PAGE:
Configuring Oracle ASM disks in Oracle Enterprise Linux r5u3

Well this was an hour well spent during lunch today! As part of my database install which will eventually be used to migrate all my Oracle UCM content that is currently file system hosted into the database, I wanted to use Automatic Storate Management (ASM). This will let me mirror the database across two disks. I don't have the spare cash right now for the RAID array I would like, so this is a neat option in the interim. However it took some hunting to get the right information and drivers loaded, so here are the steps I eventually took to get Oracle ASM working for my 11g database.

Before starting the database installation you need to mark your disks as ASM. My environment is using a pretty vanilla installation of Oracle Enterprise Linux release 5 update 3.

  1. Ensure you have the disks configured correctly in Linux, I have /dev/sdc and /dev/sdd which are two 200GB IDE disks exposed to my OS from the Oracle VM Server that this guest is running on.
  2. Install the ASM packages from the Enterprise Linux CD/DVD. The RPM's are in the "Server" directory in the root of the CD/DVD. I used a DVD so i'm not sure which CD the files are on, you'll need to hunt. The packages you need to first install are;
    • oracleasm-2.6.18-128.el5-2.0.5-1.el5.i686.rpm
    • oracleasm-support-2.1.2-1.el5.i386.rpm
    So to install both, simply run
    rpm -ivh oracleasm-support-2.1.2-1.el5.i386.rpm
    and
    rpm -ivh oracleasm-2.6.18-128.el5-2.0.5-1.el5.i686.rpm.
  3. Now there are more RPM's you need to install, as detailed in this document. I downloaded the following from this location on the Oracle Technology Website. I navigated to the Red Hat Enterprise Linux 5 AS section.There was also a newer version of oracleasm-support on the site which I didn't download and install at this time. I didn't need to download the drivers for my kernel because the RPMs on my install media were the right ones. So I installed this oracleasmlib as root using rpm - i oracleasmlib-2.0.4-1.el5.x86_64.rpm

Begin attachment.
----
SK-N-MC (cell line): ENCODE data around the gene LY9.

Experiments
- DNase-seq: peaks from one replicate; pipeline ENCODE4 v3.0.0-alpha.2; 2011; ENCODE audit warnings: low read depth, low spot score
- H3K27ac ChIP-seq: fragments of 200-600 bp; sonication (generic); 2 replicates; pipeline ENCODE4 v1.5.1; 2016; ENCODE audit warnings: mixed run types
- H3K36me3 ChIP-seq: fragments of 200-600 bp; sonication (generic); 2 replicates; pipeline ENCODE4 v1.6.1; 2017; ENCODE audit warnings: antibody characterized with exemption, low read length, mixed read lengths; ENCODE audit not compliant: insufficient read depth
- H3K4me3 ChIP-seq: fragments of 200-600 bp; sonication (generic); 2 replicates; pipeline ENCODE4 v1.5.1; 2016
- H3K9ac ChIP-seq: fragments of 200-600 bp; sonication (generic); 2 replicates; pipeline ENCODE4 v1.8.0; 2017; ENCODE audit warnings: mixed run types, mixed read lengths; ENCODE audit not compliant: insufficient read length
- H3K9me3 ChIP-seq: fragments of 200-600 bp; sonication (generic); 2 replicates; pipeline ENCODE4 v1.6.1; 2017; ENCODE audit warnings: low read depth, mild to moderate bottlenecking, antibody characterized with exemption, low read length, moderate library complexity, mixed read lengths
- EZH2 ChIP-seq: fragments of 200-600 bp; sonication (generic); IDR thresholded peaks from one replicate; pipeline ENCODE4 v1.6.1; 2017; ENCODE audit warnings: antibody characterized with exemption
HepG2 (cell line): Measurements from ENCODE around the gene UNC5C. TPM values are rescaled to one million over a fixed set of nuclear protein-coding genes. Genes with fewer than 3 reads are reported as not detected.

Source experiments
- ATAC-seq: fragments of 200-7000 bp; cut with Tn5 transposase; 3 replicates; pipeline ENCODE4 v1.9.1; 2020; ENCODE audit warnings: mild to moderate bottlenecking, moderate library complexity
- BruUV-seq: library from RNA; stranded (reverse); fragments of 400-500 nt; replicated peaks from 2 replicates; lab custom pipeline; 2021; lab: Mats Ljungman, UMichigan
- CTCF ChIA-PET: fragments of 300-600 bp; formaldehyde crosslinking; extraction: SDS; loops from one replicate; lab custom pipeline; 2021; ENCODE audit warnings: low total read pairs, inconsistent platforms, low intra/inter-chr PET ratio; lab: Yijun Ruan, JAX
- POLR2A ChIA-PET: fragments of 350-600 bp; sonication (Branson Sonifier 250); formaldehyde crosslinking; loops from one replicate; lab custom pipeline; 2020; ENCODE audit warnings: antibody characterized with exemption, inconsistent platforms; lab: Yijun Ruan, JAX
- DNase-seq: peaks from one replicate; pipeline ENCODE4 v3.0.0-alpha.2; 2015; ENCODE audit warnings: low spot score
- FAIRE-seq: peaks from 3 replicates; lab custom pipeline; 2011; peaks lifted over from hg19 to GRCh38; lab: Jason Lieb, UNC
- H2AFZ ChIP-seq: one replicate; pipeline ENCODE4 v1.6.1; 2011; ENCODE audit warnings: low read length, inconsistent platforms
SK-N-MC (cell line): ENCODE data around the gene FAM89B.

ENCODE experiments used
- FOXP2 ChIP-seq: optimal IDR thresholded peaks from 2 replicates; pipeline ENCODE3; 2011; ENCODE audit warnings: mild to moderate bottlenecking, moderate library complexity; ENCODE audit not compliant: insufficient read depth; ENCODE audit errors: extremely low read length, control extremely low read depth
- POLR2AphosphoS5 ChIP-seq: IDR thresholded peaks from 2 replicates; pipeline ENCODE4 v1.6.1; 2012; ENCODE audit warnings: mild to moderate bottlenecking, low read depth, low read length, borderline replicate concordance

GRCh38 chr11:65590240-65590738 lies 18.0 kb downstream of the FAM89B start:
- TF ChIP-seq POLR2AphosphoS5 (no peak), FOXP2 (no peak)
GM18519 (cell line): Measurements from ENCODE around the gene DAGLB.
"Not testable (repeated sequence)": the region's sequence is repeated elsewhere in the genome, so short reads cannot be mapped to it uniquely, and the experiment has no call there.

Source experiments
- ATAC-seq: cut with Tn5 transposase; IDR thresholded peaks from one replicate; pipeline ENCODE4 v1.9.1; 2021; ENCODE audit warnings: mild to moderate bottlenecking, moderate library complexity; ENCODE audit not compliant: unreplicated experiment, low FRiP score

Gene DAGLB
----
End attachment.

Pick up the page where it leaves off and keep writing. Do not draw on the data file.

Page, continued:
4. The next step was to configure ASM, you do this by running oracleasm configure. I got past a few of the first questions but it eventually failed and checking /var/log/messages I saw the error;

    Jun 5 12:35:55 database modprobe: FATAL: Module oracleasm not found.

    A quick bit of googling and it seems that the driver isn't being loaded and has not been installed correctly.
  5. My final step of configuration to get this working was to use oracleasm to update the driver itself and this seemed to sort itself all out! I ran the command oracleasm update-driver and you can see the result below.

    [root@database modules]# oracleasm update-driver
    Kernel: 2.6.18-128.el5xen i686
    Driver name: oracleasm-2.6.18-128.el5xen
    Latest version: oracleasm-2.6.18-128.el5xen-2.0.5-1.el5.i686.rpm
    Installing driver...
    Preparing... ########################################### [100%]
    1:oracleasm-2.6.18-128.el########################################### [100%]
    Driver installed successfully

  6. Now I could successfully run oracleasm configure. Again the output from this below;

    [root@database modules]# /etc/init.d/oracleasm configure
    Configuring the Oracle ASM library driver.

    This will configure the on-boot properties of the Oracle ASM library
    driver. The following questions will determine whether the driver is
    loaded on boot and what permissions it will have. The current values
    will be shown in brackets ('[]'). Hitting <ENTER> without typing an
    answer will keep that current value. Ctrl-C will abort.

    Default user to own the driver interface [oracle]:
    Default group to own the driver interface [dba]:
    Start Oracle ASM library driver on boot (y/n) [y]:
    Scan for Oracle ASM disks on boot (y/n) [y]:
    Writing Oracle ASM library driver configuration: done
    Initializing the Oracle ASMLib driver: [ OK ]
    Scanning the system for Oracle ASMLib disks: [ OK ]

  7. I was then able to mark my disks for ASM use, except I had already mounted these disks as part of my testing from earlier.

    [root@database modules]# oracleasm createdisk DATADISK1 /dev/sdc1
    Unable to open device "/dev/sdc1": Device or resource busy

    Duh, I quickly removed the references in /etc/fstab and unmounted the drives. This time I could run my command;

    [root@database modules]# oracleasm createdisk DATADISK1 /dev/sdc1
    Writing disk header: done
    Instantiating disk: done
    [root@database modules]# oracleasm createdisk DATADISK2 /dev/sdd1
    Writing disk header: done
    Instantiating disk: done

  8. Finally, before I start my 11g database installation, just check that ASM can see my new disks;

    [root@database modules]# oracleasm scandisks
    Reloading disk partitions: done
    Cleaning any stale ASM disks...
    Scanning system for ASM disks...
    [root@database modules]# oracleasm listdisks
    DATADISK1
    DATADISK2

I was then able to go through the 11g installation and the two disks were available at the ASM configuration section! Here's a screen shot of the ASM manager;

11gASMView.gif

Comments:

Dear Simon Thanks for fix you posted here for the below error Jun 5 12:35:55 database modprobe: FATAL: Module oracleasm not found. Saved me lot of time. I appreciate your help through this blog. Keep the good work. Leo

Posted by Leojames on April 11, 2010 at 11:39 AM PDT #

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Simon Thorpe, senior consultant at Oracle, blogs about simple and useful tips when working with Oracle technology.

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